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Indigenous Tribes of the Danakil Desert
Picture of an Afar woman in the Senbete (Sembate) marketplace. The Afar (sometimes spelled Qafar) tribe is located in Ethiopia, Eritrea and Djibouti in the desert region of the Horn of Africa. The Afar people are found principally in the Danakil Desert and are therefore sometimes called the Danakil. However, the word Danakil generally refers to only the northern branch of the Afar tribe, while the southern Afars are often called the Adal (or Adel) since they are located in the former Adal Sultanate. The language spoken by the Afar people is in the Cushitic branch of the Afro-Asiatic linguistic family and is spoken by about 1.5 million people. The Afar language is related to Somali and Oromo. Being nomadic pastoralists, the Afar people raise cattle, goats, and sheep in the desert. They move their homes seasonally, living near the Awash River during the dry season and traveling to other areas during the rainy season. Afar women typically go topless, wearing a “sanafil” or waistcloth that is typically dyed brown or sometimes blue. A married Afar woman can be identified by her wearing the traditional indigo-dyed headdress or headscarf called a “shash” in the Afar language. The women in the above photograph is married as indicated by her wearing a "shash." Note also the red coloration of her face. This is from a red ochre dye that Afar women sometimes use.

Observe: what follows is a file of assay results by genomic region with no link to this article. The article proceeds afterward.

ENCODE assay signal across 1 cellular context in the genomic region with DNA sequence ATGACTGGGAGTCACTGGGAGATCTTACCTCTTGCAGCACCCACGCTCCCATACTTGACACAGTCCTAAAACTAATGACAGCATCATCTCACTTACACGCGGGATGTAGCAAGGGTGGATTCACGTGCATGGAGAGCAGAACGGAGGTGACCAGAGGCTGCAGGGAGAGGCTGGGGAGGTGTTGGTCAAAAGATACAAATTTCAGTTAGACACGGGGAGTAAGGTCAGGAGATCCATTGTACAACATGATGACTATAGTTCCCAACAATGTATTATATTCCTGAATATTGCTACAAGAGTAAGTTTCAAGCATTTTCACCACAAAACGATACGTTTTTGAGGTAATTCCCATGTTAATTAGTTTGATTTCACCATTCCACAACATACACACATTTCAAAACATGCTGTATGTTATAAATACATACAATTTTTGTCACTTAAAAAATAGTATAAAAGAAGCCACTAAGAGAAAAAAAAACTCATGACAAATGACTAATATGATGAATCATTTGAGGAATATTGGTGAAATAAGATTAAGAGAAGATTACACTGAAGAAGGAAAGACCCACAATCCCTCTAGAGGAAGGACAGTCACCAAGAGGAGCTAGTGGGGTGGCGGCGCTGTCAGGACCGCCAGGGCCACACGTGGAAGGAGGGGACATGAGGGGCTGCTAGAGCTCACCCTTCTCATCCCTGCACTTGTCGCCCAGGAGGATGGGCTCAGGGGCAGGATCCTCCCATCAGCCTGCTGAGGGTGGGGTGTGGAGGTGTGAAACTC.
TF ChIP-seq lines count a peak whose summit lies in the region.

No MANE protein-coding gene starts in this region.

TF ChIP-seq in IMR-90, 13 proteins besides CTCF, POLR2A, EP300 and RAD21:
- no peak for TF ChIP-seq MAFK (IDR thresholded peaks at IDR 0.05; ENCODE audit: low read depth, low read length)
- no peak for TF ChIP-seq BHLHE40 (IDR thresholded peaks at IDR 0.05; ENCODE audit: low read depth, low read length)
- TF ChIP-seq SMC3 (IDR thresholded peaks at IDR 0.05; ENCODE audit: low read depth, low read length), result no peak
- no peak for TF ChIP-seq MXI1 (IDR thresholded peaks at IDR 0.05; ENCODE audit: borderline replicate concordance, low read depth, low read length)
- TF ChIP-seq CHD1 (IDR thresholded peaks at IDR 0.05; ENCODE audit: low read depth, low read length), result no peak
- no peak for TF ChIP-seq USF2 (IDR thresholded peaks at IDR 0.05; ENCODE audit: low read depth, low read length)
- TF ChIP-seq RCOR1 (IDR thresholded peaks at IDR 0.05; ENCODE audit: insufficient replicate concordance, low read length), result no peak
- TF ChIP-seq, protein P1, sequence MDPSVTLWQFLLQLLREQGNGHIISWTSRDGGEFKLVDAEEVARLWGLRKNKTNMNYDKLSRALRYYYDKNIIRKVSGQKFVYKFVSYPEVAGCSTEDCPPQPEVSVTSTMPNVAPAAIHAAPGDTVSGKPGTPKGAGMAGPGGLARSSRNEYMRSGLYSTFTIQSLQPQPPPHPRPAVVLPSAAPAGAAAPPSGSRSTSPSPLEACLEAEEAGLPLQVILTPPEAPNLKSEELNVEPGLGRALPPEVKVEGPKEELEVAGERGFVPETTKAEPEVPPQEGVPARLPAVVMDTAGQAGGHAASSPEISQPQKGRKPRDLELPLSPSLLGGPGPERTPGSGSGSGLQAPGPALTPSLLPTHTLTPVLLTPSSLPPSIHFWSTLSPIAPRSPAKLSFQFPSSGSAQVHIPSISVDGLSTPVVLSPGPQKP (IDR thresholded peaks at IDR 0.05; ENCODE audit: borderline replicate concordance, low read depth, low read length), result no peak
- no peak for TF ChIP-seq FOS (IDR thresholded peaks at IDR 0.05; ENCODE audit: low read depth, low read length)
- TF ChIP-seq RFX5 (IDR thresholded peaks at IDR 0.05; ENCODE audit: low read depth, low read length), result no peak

|Photograph "1983_sembate0402.jpg" by Richard Franco and is licensed under a Creative Commons License|
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